Back to the review. The 38 retrieved reports contained information relating to 1,159 people from all over the world. Surprisingly, only 17 of the reports related to indirect harms – the results of substituting conventional care with homeopathy – although some of those indirect harms were severe. Several people were admitted to hospital (including intensive care) due to replacing their conventional medicines with homeopathy, at least one was left with permanent effects, and one person died.
That leaves 1,142 people who suffered *direct* adverse effects as a result of using homeopathy. This seems rather counter-intuitive, and I’m at a loss to explain to explain many of them given that your average homeopathic remedy contains precisely no active ingredient. The authors of the review suggest that perhaps allergic reactions or ingestion of toxic metals (like arsenic or mercury) might be partly to blame. They also suggest that low dilutions of remedies might be a potential source of adverse effects, but point out that the vast majority of these reports were associated with remedies at 12C potency or below. To be clear, 12C is the dilution factor at which the chance of a remedy containing even one molecule of the original parent substance is effectively zero.
But whatever the mechanism, it seems clear that the review provides evidence of direct harm being caused by homeopathy. Some of these harms were reported simply as “mild”, with no other details offered. Some were potentially very distressing, like dermatitis, hair loss, and migraine. Some were very serious indeed, including anaphylaxis (life-threatening allergy), acute pancreatitis, cancers, and coma. Once again the consequences of the effects included hospitalisation, admission to intensive care units, and death. For a treatment modality generally touted as totally safe, that’s a pretty alarming set of side effects.
So what can we learn from it? There’s a valid argument to be made that there’s little point conducting more randomised controlled trials of homeopathy, because all of the good quality ones end up showing the same thing: no benefit over placebo. But where more trials are conducted, we should be demanding that all adverse effects are collected and reported in the same manner as trials of new medicines. Case series and reports are not proof of causation, but there is a bulk of evidence here that is concerning, and which should be addressed. The best way to do that is in good quality trials.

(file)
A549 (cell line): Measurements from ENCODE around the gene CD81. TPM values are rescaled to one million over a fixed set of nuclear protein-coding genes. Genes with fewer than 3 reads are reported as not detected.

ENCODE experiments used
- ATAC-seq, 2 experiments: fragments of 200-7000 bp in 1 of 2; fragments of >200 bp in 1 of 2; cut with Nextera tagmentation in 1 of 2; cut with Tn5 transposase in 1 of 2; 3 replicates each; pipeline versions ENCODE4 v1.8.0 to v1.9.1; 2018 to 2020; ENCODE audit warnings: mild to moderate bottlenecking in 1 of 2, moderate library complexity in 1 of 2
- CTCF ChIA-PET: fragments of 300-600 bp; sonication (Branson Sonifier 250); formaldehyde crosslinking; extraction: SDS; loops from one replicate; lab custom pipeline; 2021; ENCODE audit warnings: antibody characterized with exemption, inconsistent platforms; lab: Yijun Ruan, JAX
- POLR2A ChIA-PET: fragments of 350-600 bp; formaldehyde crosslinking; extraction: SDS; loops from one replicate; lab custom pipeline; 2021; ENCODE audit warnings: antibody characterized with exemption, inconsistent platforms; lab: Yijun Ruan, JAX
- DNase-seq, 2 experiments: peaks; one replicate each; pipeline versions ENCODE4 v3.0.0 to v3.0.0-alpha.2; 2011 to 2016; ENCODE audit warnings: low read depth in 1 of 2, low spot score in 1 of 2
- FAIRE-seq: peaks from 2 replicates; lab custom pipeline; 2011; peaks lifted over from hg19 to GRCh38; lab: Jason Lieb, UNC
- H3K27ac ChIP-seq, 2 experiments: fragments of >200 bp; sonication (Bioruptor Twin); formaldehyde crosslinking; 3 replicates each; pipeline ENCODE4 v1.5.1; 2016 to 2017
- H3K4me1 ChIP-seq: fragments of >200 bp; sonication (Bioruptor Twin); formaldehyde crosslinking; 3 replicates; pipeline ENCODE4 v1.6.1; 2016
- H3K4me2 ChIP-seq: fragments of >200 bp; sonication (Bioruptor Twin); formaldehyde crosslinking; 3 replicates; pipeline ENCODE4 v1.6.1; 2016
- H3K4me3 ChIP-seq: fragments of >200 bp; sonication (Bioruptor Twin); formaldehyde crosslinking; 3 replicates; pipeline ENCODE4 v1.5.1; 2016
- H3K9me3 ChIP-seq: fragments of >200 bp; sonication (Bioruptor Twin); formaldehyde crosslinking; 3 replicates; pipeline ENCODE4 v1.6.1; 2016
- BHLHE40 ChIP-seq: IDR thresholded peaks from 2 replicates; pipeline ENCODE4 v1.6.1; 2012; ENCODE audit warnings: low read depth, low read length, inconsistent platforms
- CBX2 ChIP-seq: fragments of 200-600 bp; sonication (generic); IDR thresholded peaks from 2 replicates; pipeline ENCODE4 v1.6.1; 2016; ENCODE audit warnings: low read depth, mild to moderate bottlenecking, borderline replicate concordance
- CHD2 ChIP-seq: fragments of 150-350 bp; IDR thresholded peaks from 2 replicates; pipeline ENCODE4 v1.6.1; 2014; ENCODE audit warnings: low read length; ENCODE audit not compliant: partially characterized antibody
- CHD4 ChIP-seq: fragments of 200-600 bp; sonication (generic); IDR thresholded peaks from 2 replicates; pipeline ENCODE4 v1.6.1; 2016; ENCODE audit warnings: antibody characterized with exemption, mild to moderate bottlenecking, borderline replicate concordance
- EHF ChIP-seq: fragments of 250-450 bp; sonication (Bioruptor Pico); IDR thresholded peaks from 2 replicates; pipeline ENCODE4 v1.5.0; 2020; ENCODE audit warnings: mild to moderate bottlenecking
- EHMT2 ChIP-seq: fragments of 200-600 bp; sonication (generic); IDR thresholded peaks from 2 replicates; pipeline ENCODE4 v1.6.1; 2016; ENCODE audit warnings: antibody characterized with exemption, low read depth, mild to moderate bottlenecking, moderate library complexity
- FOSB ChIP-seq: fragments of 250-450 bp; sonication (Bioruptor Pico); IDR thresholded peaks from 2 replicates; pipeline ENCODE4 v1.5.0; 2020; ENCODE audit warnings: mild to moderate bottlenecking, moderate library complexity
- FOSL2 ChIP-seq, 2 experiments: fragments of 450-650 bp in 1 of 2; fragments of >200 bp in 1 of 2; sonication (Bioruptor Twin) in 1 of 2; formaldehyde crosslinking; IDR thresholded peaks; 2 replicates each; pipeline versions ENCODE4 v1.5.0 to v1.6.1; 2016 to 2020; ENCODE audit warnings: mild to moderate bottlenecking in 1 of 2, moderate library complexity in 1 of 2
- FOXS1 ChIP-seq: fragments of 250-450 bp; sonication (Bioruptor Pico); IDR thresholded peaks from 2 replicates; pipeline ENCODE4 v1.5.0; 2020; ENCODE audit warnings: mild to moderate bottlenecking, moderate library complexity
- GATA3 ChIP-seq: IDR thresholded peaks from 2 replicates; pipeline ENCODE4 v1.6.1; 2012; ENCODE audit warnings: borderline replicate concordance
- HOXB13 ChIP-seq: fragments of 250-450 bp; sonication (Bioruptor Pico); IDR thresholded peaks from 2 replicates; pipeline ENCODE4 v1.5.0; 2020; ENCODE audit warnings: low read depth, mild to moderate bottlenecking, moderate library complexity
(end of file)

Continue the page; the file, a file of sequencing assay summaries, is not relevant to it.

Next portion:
In the mean time, is there anything else we can do? Yes there is – in the UK at least. The medicines regulator in the UK, the MHRA, runs the Yellow Card Scheme. This is a mechanism by which anyone can report any side effect they experience after taking a medication. I would strongly urge anyone who has suffered an adverse event after using homeopathy (or who knows someone who has) to visit www.mhra.gov.uk/yellowcard. It’s quick and simple, and will help make remedies safer for everyone. Similar schemes will be coming into effect throughout the EU soon, but if you live elsewhere please check and see if there’s anything similar. We need all the data we can get!
The third post in mine and @SparkleWildfire’s blog series on the harms of homeopathy is now online! Here’s a little taster :
Indirect harms due to homeopathy can, as we’re trying to cover in these posts, come in various different guises. In my opinion, there is none more dangerous than this: poor advice from homeopathic practitioners.
To set yourself up as a homeopath in the UK, you don’t need any medical background. You also don’t need to register with any regulatory bodies or undergo any standardized training. Medical homeopaths, i.e. doctors who practice it on the side, are of course regulated by the GMC, but your common or garden variety homeopaths could basically be anyone.
To read the rest, head on over to A Healthy Dose of Skepticism.
We often harp on about the evidence for homeopathy working or otherwise, and I’m not going to touch on that here, because it’s been covered beautifully by many more eloquent writers than me. What you don’t often see though, is comment on the evidence for homeopathy doing harm. In the last post in this series the lovely @SParkleWildfire touched on medicalisation, an indirect harm that’s very real but tough to quantify; but what about direct harms? I’m glad you asked…
In conventional medicine, randomised controlled trials are the best kind of study we can do of a drug to see if it works and if it it’s safe. What maybe doesn’t mentioned quite so often is that there’s an even *better* form of evidence – the systematic review. These are produced when someone sits down to do the very tough but remarkably important job of finding every single scrap of evidence they can on a given topic, and pooling it all together to try and get closer to the definitive answer. The result is a document that represents the best evidence possible for how well a drug (or anything else, for that matter) works, and how safe it is.